Lenny Bruce Tried to Teach Us Something About Free Speech

comedy club

Until recently, I didn't know much about Lenny Bruce. I knew he was a controversial and groundbreaking comedian who had some trouble with the law, but that was about it. Now that I've watched a couple of documentaries about him, I can't pretend to know much more than that, but I do know that he was repeatedly arrested, prosecuted, and even imprisoned merely for performing his act at comedy clubs. In other words, he faced criminal prosecution because some people found his speech to be offensive.

One of the documentaries made a point of noting that it wasn't members of Bruce's audience who complained (which is the sort of thing we'd see today). Audiences at the time seemed to realize that going to a comedy club after midnight to see a comedian with a reputation like Bruce's might involve exposing themselves to some "obscene" speech. Imagine that! They were prepared to handle it like adults. Unfortunately, the police were not so forgiving. They dispatched officers to Bruce's shows to enforce archaic obscenity laws. It is hard to believe that this happened right here in 'Murica, but it did.

Many of us on the political left have heard stories like Bruce's before, and we've generally had the luxury of associating this sort of thing with the political right and their Christian extremist brethren. Historically, they've been the source of most threats to free speech. That has not been the case for some time, as we've seen the rise of some disturbing trends on the left that are every bit as eager to restrict speech. I've even heard some on the left call for criminalizing certain forms of speech. To be clear, that means they'd like to see people arrested, prosecuted, and imprisoned for saying things they regard as offensive. It seems the lessons of Lenny Bruce have been forgotten.

One of the documentaries made two points I found fascinating, both of which made me feel pretty good about 'Murica until I thought about what has been happening on the left. First, they pointed out that no comedian in the United States has been incarcerated for doing their act since Bruce. I thought that seemed like a powerful thing. Years after his death, Bruce was pardoned by the governor of New York. It seems like almost everyone agreed that how he was treated was a mistake and something that should not be allowed to happen again. That is real progress.

The second thing was something I already knew but hadn't thought about for a while. Several of the countries many liberal Americans envy for certain things (e.g., France, Germany, Britain) have hate speech laws which are enforced. I realize that the U.S. has hate crimes laws where someone might receive a longer sentence for saying certain things during the commission of a crime, but this is very different from hate speech laws that criminalize the speech itself and require no other criminal offense. Comedians have been arrested in some of these other countries. I might be wrong about this, but I think that Canada might even have similar laws. As backward as 'Murica may be in many respects, it seems like this is one of the things we got right.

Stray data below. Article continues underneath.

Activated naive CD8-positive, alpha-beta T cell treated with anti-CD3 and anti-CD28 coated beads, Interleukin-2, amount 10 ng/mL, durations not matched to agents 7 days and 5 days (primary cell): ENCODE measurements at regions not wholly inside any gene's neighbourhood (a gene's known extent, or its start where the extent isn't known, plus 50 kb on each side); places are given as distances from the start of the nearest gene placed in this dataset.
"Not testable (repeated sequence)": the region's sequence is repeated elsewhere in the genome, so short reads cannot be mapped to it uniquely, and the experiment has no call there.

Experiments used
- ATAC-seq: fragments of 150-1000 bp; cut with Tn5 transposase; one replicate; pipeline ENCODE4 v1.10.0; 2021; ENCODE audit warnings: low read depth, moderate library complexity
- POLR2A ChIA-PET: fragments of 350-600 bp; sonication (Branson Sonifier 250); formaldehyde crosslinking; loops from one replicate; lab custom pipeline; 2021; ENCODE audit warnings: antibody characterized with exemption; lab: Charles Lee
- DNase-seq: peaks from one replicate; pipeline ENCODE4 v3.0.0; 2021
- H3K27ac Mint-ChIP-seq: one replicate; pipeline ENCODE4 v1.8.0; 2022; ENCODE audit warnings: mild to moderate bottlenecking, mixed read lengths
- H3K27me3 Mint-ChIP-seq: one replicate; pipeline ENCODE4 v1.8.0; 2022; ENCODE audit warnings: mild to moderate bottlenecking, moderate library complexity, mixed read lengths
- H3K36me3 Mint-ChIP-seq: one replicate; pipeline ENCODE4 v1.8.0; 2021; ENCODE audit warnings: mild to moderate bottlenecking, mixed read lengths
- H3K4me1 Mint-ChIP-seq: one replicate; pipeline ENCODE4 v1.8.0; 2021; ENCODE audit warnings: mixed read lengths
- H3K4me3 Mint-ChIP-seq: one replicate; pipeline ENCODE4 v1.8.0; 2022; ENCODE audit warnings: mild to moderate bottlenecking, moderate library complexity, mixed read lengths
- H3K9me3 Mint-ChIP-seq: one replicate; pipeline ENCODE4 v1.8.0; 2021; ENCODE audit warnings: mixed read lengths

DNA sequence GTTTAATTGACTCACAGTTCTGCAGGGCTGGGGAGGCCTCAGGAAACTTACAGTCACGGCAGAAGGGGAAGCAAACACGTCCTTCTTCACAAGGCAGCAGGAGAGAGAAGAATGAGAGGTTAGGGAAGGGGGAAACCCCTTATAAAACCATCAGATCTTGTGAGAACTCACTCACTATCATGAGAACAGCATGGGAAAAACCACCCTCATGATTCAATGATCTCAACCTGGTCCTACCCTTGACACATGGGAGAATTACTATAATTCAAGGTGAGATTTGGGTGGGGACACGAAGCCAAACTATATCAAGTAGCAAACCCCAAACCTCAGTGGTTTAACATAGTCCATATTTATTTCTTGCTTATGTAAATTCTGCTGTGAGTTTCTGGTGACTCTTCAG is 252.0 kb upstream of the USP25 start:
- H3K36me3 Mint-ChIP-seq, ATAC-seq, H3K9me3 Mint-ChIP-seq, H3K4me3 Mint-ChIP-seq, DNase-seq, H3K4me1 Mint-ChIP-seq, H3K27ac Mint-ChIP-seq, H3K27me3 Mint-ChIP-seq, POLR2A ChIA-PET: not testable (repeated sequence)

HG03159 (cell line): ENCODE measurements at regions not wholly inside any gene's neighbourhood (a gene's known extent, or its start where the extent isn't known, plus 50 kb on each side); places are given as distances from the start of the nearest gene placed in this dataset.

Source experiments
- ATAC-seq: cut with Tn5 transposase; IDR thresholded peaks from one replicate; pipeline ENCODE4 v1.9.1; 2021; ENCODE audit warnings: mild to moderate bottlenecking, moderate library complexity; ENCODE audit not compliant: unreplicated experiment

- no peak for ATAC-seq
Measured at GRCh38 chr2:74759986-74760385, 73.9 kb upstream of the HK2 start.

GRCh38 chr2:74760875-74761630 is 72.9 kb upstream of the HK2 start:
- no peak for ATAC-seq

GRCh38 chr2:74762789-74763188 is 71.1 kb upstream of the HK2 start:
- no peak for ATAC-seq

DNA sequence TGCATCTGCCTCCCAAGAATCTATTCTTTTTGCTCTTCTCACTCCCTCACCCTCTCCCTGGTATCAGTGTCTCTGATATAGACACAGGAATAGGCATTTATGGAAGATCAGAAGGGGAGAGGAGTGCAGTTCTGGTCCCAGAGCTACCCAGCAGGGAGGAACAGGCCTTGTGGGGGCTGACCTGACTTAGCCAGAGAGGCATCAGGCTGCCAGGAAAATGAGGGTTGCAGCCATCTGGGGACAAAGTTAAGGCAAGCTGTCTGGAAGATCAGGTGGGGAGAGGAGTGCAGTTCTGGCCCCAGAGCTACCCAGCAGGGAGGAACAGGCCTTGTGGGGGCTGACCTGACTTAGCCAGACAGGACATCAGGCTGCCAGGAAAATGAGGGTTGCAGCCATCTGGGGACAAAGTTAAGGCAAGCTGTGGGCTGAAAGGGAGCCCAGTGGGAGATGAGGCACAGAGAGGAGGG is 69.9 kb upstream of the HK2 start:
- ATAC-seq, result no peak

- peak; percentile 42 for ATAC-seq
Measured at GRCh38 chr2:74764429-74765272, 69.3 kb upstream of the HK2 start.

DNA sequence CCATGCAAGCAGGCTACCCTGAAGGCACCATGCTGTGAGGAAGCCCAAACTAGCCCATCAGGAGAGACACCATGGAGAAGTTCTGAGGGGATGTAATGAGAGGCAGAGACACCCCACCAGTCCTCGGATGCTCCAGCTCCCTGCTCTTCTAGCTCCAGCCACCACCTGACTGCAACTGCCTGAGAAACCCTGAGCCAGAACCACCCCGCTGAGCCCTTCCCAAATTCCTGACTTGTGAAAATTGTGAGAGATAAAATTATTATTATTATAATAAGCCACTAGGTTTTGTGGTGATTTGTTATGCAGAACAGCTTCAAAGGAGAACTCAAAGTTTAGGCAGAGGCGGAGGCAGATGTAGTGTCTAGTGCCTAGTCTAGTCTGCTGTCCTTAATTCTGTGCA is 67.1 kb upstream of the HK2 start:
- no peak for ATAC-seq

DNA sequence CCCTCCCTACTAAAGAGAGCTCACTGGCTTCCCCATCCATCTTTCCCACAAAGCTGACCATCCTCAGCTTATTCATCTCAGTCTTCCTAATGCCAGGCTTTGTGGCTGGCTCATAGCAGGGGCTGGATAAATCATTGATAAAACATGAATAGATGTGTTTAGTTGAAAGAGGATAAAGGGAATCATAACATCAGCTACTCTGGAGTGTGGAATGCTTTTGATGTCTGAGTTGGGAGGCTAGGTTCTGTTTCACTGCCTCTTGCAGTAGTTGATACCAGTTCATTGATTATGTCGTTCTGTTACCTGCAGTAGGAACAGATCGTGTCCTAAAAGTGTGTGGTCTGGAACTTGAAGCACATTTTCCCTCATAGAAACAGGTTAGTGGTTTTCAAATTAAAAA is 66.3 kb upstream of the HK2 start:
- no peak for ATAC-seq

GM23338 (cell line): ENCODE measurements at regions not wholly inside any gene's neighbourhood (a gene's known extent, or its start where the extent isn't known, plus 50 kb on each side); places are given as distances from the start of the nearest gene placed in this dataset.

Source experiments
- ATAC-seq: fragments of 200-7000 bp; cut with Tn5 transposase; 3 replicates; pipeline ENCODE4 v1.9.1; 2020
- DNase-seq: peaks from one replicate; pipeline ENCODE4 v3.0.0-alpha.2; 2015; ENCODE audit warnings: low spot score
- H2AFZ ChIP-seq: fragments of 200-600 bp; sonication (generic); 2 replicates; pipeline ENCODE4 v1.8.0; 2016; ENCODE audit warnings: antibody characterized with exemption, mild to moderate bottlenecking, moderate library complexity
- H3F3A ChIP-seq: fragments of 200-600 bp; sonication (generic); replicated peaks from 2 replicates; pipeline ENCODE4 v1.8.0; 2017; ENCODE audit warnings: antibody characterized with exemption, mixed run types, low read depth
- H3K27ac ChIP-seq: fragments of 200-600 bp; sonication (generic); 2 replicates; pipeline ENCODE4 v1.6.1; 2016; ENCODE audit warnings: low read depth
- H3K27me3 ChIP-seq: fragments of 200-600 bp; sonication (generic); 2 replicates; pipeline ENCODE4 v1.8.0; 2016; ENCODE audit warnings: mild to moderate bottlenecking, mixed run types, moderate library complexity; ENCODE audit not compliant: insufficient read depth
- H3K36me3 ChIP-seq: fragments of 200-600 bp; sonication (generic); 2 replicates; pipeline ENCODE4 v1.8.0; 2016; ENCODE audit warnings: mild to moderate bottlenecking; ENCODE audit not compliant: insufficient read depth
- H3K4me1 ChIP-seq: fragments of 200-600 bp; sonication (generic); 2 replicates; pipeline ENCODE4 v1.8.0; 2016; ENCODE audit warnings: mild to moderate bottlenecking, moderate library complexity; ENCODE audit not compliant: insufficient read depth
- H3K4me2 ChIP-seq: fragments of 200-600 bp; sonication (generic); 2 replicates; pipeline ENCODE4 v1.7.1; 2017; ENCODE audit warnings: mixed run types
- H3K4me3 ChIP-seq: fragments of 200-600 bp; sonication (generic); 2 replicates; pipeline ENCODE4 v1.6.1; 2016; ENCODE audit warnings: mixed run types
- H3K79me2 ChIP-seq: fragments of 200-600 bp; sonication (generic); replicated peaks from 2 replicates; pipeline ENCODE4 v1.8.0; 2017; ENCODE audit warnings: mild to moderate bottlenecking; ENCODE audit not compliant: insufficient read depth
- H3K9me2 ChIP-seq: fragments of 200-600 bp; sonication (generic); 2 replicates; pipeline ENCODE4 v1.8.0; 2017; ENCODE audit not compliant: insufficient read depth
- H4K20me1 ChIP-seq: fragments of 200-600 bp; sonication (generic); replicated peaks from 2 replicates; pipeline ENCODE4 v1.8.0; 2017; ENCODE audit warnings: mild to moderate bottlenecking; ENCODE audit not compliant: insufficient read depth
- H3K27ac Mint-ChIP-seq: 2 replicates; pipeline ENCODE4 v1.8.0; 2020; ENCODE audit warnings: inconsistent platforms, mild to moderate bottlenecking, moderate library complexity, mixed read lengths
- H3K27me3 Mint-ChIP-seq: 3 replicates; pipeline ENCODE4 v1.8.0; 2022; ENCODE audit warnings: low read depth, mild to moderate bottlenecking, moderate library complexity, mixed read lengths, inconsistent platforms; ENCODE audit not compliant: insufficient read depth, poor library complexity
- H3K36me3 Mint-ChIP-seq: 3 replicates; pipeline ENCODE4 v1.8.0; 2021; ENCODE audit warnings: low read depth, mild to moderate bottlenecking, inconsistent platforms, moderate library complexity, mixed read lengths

As I mentioned previously, the sobering thing about all of this is that support for free speech has been eroding on the left. Surveys have shown that growing numbers of people support laws that would criminalize hate speech. In other words, they think that people who say things they find offensive should be jailed. Can you imagine the arrogance that takes? The left used to be nearly united in thinking that the pearl-clutching fundamentalist Christians who wanted to ban various forms of art were horribly misguided and even dangerous. I never thought I'd live to see them decide those fundamentalist Christians were right and worthy of emulation!

I'm sure some will object that the motives are different and that these differences matter. I'm not sure I agree. The Christian extremist might want to lock me up because I've spoken out against their defenseless "god" and therefore a heretic who must be confined, if not burned alive. The social justice warrior might want to lock me up because I've criticized one of the "gods" various "brown people" believe in and thus guilty of cultural insensitivity, colonialism, toxic masculinity, and the like. If the end result of both is that I get locked up for criticizing religion, I'm not sure there is much of a difference.

Lenny Bruce is one of the comedians many other comedians credit with inspiring them to do what they do. They saw his fearlessness and refusal to conform. They recognized that he was right and those who oppressed him were wrong. They credit him with paving the way for what they've been able to do. I think about George Carlin in this context and how much he taught his audiences about the value of freethought and the need to speak truth to power. And that right there is probably the source of my greatest disappointment with the modern far-left: those lessons seem to be lost or explicitly rejected.